The Average Cost of Living in Illinois

Homes in Illinois
Image Credit: ziggymaj/iStock/Getty Images

Economists base cost of living figures on the price level of everyday items. Taking into consideration common expenses consumers share, the average cost of living in Illinois depends on the part of the state in which one resides. Residents in different geographic areas of the state pay different prices for the same goods and services. Taken as a whole, the cost of living is highest in the northeastern section of the state and lowest in Southern Illinois, specifically the area known as "Little Egypt."

Northern and Southern Regions

A cost of living index that sets the national average at 100 shows the Chicago area, in northern Illinois, with an overall cost of living index of 116, the highest in the state. What this means is that everyday expenses are 16 percent higher in the Chicago area than the nationwide average. Living expenses in central and southern areas of the state, collectively, are less than the national average. For example, the Macoupin County metro area in southwest Illinois has an overall cost of living index of 77. These figures consider the costs of food, housing, transportation, child care, health care and taxes.

Tale of Two Cities

In comparing two cities from different areas of the state, specifically Chicago in northern Illinois with Carbondale in southern Illinois, statistics show that cost of living is 25% less in Carbondale. Groceries cost 2 percent less on average and housing 47 percent less. Utilities in Carbondale average 5 percent less than in Chicago and the cost of transportation 68 percent less. However, when comparing salaries, a $69,000 annual salary in Chicago is comparable to $32,000 in Carbondale, meaning that for the same job a worker could expect to be paid less in Carbondale than in Chicago.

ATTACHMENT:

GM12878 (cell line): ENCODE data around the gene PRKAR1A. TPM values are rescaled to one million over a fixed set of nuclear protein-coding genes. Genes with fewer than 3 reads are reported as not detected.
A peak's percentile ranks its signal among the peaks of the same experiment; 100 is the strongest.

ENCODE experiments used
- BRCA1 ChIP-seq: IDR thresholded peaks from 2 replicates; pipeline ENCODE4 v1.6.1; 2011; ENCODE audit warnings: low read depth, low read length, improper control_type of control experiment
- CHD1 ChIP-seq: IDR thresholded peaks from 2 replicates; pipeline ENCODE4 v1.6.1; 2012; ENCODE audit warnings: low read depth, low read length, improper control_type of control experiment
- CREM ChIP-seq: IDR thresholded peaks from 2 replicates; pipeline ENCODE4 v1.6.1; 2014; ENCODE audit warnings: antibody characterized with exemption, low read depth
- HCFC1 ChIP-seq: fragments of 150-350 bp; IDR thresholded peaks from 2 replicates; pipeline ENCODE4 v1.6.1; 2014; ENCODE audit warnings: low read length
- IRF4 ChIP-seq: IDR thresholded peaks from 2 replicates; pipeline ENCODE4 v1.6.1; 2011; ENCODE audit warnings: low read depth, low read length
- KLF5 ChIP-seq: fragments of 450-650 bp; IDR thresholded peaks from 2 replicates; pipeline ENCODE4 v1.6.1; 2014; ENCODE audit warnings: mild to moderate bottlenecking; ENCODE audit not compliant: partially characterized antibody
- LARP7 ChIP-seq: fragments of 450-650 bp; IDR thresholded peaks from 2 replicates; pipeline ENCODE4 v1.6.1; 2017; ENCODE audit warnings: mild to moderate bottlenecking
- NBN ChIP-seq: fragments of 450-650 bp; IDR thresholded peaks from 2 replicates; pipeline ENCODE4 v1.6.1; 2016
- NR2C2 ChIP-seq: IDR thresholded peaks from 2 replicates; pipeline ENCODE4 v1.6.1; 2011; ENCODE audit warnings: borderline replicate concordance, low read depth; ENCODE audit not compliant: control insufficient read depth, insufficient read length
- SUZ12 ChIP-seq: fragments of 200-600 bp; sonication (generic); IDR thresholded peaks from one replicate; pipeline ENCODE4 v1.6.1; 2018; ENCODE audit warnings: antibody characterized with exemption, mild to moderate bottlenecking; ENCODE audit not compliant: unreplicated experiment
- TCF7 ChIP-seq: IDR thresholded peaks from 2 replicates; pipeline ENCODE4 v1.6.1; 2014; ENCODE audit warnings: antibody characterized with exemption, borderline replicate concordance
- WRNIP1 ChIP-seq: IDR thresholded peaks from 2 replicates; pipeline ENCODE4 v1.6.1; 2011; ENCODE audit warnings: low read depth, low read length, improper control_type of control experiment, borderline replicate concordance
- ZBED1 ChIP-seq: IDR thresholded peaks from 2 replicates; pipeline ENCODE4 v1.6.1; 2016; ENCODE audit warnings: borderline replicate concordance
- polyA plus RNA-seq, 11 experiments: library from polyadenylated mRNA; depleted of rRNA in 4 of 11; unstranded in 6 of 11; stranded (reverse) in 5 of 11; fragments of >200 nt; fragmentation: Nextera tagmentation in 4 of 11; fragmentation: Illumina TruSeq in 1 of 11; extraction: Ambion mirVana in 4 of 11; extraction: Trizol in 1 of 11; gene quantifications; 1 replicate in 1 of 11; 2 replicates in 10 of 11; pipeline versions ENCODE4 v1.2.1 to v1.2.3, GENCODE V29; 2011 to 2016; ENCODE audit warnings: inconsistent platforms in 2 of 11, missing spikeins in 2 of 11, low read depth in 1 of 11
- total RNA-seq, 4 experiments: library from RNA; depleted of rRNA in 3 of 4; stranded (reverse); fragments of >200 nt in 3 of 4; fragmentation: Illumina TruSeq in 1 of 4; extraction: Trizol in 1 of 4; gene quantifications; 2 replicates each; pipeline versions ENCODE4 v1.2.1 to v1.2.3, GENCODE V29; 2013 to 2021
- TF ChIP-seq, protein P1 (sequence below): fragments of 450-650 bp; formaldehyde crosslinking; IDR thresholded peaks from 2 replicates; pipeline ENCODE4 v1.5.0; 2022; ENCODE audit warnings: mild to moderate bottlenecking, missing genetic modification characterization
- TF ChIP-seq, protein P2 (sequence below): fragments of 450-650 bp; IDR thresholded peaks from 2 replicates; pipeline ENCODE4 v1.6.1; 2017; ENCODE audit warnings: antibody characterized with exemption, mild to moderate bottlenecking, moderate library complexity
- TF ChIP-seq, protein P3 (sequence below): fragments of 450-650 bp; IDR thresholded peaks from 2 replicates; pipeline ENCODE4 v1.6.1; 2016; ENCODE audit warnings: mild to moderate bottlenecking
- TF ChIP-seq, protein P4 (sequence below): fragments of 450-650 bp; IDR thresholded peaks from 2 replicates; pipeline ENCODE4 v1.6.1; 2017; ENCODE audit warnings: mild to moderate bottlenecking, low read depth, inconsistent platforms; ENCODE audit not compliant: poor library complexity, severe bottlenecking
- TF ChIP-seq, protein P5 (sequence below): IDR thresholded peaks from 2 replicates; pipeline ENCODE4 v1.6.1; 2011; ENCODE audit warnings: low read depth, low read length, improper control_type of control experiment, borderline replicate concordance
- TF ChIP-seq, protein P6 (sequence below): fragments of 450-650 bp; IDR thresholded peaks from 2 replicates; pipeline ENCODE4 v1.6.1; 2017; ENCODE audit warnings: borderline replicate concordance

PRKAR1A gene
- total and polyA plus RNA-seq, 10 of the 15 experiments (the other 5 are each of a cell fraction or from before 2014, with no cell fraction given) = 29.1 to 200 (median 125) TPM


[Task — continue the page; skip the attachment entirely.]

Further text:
Costs Above Other States

Based on averages across the United States, residents of Illinois, taken as a whole, pay more for some ordinary consumer goods and services than residents of other states. As a statewide average, Illinois charges the highest property tax rates in the nation. When measured as the percent of income residents pay in state and local taxes, Illinois also ranks the highest among all states. Additionally, the state also ranks near the top in the cost of college tuition.

Median Costs Within the State

Prices consumers pay for a gallon of gas in Illinois rank in the middle among U.S. states at 35th. Home prices, based on averages at the end of 2018, place Illinois on the lower end. The median home price is $183,700. The state holds the 26th spot in the U.S. for health care costs per capita.

Best Prices in the Nation

Illinois residents do have some cost of living figures that place the state below the majority of others. For example, the state ranks 30th in the cost of car insurance, based on the cost of insuring a 2019 vehicle. Residential energy bills in the state rank toward the middle of the nation, with Illinois holding the 36th spot.

Comparative Income and Expenditures Figures

The average annual income for Chicago residents was $69,000. This is more than $16,000 higher than annual average income in the Midwest as a whole -- $53,000. Average annual expenditures for Chicagoans were $63,726, compared with the annual average in the Midwest region at $57,714. However, when comparing the percentage of income spent by Chicagoans with other residents of the Midwest, the difference is less than 1 percent.

references & resources